In this episode of our Think Tank podcast, we talk about how education remains an ever-critical component of sustainable development for personal well-being. Nevertheless, the global outbreak of Covid-19 has brutally brought to the surface some of the latent inequalities. In particular, with regard to the asymmetric access to education resources. Our moderator and former BBC World News presenter, Nisha Pillai, talks to Dr. Damien Ng, Next Generation Research Analyst at Julius Baer, and Esteban Polidura, Head of Advisory and Products for the Americas at Julius Baer.
Inequality has been growing across the globe, fracturing society in ways that are becoming ever more palpable. The asymmetric access to resources based on one’s socioeconomic status, ethnicity, and gender has come to the surface. Nevertheless, challenges also represent opportunities in areas relating to global education, economic empowerment, and wealth inequality.
How does poverty pose the greatest obstacle to education and its connection to inequality? What is the progress on gender disparity regarding education? What are the impacts and implications to the evolution of education technology globally due to the pandemic? Our Think Tank Podcast explains.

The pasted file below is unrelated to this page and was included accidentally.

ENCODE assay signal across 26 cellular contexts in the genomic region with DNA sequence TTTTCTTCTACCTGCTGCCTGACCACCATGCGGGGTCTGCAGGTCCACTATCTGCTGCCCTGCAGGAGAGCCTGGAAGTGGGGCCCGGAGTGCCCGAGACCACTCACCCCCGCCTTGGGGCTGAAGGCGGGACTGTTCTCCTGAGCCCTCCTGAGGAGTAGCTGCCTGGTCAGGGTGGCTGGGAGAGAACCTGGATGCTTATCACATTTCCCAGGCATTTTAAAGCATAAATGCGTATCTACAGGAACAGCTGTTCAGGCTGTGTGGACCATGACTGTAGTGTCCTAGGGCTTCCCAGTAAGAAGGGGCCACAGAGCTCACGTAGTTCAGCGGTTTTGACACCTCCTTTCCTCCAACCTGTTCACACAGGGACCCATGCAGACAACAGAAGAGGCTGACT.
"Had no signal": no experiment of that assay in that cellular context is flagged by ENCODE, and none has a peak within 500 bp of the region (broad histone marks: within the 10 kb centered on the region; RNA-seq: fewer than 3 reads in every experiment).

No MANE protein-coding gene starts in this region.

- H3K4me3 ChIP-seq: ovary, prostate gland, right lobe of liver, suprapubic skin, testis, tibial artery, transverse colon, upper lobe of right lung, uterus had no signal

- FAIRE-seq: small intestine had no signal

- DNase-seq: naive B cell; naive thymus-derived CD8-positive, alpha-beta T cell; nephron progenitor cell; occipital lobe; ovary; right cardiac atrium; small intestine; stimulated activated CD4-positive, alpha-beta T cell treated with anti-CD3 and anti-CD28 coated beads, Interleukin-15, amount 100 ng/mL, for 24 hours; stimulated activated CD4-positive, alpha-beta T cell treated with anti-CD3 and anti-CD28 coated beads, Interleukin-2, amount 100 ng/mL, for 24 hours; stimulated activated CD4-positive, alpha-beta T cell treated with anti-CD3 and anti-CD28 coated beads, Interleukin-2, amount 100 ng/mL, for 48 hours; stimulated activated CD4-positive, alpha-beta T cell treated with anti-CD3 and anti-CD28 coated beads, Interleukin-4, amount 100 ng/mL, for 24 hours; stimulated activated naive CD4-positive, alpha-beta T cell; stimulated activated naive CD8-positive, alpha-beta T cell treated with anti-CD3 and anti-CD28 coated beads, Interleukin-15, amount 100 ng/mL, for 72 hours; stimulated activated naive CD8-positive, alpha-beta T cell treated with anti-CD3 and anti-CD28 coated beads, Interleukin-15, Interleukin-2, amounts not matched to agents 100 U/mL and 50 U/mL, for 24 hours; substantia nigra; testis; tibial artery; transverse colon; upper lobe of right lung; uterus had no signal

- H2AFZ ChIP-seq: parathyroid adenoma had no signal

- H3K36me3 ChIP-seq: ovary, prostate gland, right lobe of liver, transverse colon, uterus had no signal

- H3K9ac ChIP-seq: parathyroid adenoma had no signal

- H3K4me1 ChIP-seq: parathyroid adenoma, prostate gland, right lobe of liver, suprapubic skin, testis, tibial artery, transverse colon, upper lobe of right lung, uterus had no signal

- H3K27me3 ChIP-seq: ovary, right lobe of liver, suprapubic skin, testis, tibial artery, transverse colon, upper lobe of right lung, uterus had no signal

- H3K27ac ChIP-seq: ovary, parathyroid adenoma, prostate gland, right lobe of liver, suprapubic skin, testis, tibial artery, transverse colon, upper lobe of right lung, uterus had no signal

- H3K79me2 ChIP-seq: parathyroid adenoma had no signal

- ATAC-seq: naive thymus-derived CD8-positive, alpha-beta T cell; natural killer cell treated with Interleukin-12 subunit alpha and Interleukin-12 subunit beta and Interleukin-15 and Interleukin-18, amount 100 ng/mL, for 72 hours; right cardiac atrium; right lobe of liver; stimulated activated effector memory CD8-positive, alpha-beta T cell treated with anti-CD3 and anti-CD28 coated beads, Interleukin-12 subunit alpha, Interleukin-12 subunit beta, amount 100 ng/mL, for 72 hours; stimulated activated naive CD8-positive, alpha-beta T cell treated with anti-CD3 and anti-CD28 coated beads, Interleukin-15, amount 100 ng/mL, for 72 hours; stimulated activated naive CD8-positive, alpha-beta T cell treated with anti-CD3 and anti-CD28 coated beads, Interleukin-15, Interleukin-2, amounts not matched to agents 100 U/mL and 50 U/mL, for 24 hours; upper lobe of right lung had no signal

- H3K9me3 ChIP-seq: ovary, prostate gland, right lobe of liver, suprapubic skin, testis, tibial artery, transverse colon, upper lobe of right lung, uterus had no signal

Listen to the podcast
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Wealth realities: poverty is the biggest hurdle to education
The global outbreak of the Covid-19 pandemic has brutally brought to the surface, or even exacerbated, some of the latent inequalities in developing and developed countries alike, especially with regard to the asymmetric access to education opportunities for some people due to their socioeconomic background.
“The poorest nations were more unlikely to provide adequate support for remote learners who came from financially disadvantaged families during the global health crisis”, says Dr. Damien Ng, Next Generation Research Analyst at Julius Baer, during this conversation. “After all, online learning relies on the availability and accessibility of technology like computers and internet facilities – luxuries that may be taken for granted by richer families or wealthy countries”, adds Ng.
Opportunities for investors on education
The S&P 500 has practically doubled from the pandemic lows reached in April of last year. After such a phenomenal rally, investors are pondering how much fuel is left in the tank for equity markets to climb higher before year-end.
“Our team always highlights to investors that the key driver for equity markets is not so much the level as it is the rate of change in economic momentum”, says Esteban Polidura, Julius Baer’s Head of Advisory & Products for the Americas. “The mid-cycle slowdown phase, when leading indicators such as purchasing managers’ indices tend to roll over from high levels, has historically been accompanied by lower equity returns”, he completes.
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